My Dog Tulip

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Dogstar's avatar
Animated Enthusiast
Posts: 16
Reviews: 34

So, it seems Keyframe is struggling with how to review My Dog Tulip. When I first saw the movie I wanted to give the film 2 and 1/2 stars because it fit my bill of my 2 and a 1/2 movie. I give 2 and 1/2 stars to film that were overall good but had a couple of either major content problems and/or style promblems, which MDT certainly had. However, there was an underlying uniquness and a touch of greatness that made me want to rate it 3 or 3 and a 1/2. But I will still torn, I could never quite settle on a rating, so I read the book. Although I didn't love the book as much as Lupercal, I still thought the book was a pretty wonderful and astounding piece of literature. It was better than the movie. However, this made the movie even harder to rate because the movie did some really great things with the book and some not so great things.

Enough of my rambling. Anyway, I think the only solution is to re-watch the movie after I finish my finals. Though if Athena or Lupe put up a review before then I'll probably avoid it, as my opinion on the movie is fragile enough and I don't want it getting swayed.

lupercal's avatar
KF Animation Editor
Posts: 304
Reviews: 517

Maybe I should just review the book Undecided





Actually here is my review of the book, from 2001.

'43 out of 44 people found it 'helpful'.



I think My Dog Tulip is possibly the best book about dogs I have ever read. It doesn't surprise me to see that Elizabeth Marshall Thomas (The Hidden Life of Dogs) has written the introduction to the current edition, as Ackerley opened up some of the territory she was to explore. They remind me of each other quite a lot.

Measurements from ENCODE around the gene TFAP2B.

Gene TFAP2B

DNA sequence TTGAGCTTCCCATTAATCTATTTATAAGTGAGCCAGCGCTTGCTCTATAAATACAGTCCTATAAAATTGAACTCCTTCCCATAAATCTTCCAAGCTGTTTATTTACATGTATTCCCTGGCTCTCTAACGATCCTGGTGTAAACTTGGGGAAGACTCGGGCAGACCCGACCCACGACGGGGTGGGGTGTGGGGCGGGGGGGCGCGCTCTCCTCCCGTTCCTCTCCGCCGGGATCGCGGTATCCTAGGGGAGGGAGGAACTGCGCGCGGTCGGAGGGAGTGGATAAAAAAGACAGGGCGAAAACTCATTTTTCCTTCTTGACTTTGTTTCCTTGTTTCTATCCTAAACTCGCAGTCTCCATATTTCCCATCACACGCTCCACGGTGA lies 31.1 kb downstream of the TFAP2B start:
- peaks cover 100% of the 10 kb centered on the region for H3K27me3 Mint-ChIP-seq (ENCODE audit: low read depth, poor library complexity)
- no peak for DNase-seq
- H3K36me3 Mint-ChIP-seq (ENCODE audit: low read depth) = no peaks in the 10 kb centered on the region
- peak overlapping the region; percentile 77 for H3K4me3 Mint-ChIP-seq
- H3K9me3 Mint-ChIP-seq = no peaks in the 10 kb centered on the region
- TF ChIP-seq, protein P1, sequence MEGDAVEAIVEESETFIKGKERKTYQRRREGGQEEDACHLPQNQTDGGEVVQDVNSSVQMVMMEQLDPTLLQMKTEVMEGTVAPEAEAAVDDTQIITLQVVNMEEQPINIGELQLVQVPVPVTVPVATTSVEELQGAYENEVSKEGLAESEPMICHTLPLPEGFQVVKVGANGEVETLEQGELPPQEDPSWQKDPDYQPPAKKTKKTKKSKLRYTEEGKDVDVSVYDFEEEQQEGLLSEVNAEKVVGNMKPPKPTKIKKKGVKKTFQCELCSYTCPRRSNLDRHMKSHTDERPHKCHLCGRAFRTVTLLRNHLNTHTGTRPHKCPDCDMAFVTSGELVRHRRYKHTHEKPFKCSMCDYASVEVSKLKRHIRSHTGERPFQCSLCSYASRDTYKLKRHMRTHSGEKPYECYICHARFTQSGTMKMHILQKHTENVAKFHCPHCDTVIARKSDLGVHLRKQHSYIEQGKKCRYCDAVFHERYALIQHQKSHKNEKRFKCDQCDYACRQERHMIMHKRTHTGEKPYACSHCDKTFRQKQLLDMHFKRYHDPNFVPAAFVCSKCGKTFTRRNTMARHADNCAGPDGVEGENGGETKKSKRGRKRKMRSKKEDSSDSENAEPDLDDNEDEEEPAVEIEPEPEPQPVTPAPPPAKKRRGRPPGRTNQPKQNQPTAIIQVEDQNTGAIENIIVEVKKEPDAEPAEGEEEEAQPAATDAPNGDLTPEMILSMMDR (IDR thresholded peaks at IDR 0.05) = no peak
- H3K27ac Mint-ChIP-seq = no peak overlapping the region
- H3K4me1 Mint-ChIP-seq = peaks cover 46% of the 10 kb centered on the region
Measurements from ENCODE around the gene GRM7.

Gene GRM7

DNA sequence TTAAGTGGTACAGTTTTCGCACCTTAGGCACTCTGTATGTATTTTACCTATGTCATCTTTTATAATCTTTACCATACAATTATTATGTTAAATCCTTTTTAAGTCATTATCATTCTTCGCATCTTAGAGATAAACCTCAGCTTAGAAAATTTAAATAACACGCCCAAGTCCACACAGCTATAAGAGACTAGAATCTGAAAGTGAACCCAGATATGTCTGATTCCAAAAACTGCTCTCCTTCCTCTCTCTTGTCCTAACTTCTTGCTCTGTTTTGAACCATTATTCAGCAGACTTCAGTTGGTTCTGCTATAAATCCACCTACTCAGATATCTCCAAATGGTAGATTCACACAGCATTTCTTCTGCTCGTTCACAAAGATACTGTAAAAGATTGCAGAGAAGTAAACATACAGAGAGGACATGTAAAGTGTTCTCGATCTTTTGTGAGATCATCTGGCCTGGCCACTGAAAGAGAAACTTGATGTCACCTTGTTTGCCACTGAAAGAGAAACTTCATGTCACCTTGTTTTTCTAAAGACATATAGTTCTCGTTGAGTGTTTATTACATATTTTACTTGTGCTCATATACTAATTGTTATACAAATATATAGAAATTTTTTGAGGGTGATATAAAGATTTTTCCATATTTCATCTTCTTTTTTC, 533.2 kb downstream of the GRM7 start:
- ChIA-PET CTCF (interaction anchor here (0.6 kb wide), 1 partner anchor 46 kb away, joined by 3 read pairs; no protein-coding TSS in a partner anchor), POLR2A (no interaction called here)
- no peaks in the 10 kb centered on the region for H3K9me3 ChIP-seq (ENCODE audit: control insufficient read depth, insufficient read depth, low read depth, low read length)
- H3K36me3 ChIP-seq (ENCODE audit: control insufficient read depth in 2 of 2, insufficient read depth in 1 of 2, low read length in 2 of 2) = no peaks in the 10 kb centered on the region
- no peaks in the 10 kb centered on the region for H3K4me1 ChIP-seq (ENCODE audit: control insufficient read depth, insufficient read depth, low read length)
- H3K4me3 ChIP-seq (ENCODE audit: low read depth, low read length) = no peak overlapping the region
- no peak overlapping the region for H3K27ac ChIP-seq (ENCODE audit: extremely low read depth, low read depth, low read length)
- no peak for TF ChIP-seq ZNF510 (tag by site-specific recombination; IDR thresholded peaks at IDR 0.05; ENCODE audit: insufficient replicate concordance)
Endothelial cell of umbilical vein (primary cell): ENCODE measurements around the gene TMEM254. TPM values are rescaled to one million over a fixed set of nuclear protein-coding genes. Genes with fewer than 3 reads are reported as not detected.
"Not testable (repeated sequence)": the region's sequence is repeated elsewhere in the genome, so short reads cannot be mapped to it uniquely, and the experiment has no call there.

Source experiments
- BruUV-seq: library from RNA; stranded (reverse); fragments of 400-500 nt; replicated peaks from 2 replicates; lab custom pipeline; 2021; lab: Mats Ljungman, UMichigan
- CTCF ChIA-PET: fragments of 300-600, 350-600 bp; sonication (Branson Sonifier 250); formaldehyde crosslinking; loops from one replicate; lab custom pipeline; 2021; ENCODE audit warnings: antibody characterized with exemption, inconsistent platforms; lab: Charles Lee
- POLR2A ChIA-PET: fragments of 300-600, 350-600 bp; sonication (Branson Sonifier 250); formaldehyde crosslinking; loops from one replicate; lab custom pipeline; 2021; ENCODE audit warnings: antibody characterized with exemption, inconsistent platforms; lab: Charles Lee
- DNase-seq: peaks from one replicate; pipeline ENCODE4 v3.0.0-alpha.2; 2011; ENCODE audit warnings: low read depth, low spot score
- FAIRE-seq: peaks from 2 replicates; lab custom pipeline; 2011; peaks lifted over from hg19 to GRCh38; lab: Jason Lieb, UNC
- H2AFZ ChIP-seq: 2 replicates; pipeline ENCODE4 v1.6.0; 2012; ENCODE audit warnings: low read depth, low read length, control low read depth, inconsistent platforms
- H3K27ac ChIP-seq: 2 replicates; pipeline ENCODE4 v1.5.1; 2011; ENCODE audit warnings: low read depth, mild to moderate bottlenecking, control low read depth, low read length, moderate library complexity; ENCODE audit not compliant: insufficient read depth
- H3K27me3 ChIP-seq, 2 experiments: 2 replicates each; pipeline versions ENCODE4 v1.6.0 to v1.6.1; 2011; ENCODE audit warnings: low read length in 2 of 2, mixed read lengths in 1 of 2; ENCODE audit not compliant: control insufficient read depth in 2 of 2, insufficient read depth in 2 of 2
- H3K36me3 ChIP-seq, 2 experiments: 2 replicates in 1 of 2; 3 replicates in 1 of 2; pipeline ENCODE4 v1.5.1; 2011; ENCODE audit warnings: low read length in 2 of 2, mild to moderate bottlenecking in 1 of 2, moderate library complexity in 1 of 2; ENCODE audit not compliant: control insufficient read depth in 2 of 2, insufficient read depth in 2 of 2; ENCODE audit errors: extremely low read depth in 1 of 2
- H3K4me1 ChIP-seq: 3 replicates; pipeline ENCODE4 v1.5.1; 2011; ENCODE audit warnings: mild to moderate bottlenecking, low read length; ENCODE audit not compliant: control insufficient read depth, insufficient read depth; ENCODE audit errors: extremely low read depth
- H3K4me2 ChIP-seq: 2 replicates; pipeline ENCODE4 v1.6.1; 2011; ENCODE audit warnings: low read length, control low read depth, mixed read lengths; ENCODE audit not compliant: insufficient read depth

In the first scene of My Dog Tulip, Ackerley meets a little old lady wheeling a little dog around the park in a pram. The dog is dressed up in a blanket and she is cooing to him like an invalid. It's obvious that this highly anthropomorphised canine is the sort of dog Ackerley wants NOT to portray. He commented at the time that he wanted to restore beastliness to beasts, and as E.M. Forster put it, Tulip is 'a dog of dogdom', not just 'an appendage of man.'

My Dog Tulip lampoons the British middle class as well as human anthropocentrism in general. Ackerley's technique of combining shocking subject matter with a genteel, decorous prose style is always a joy to read. It's also definately the main reason he managed to get away with publishing this book in 1956. It's no small measure of the success of this balancing act, that a book which still manages to upset a minority of readers in 2001 was published in 1956 to general critical acclaim.

What you get, if you buy My Dog Tulip, is a very detailed account of Ackerley's life with his dog Queenie (he changed the name to Tulip, only after it was suggested to him that 'Queenie' might cause some tittilation, as Ackerley had been a somewhat outspoken member of London's gay community for some time). At times it is hilarious - never more so than when he's poking fun at English propriety. At other times it is very touching, and at others there is a barely concealed anger against human arrogance. Yes, there are many, detailed descriptions of canine bodily functions - one chapter is titled 'Liquids and solids'. In my view Ackerley pulls this off with complete dignitiy, even if I'm reminded of Salvador Dali explaining to a shocked society lady how he covers himself with filth when he paints, but in order to attract "only the cleanest flies."

When the real Queenie died, Ackerley was devestated, and never really recovered. The greatest achievement of My Dog Tulip is its final chapter 'The Turn of the Screw', where suddenly the style of the writing changes; the comic veneer is dropped, and suddenly all the imagery about life, death and reproduction make sense. Tulip is still with him, but time is against them. It is one of the most beautiful and moving ruminations on mortality that I've read.

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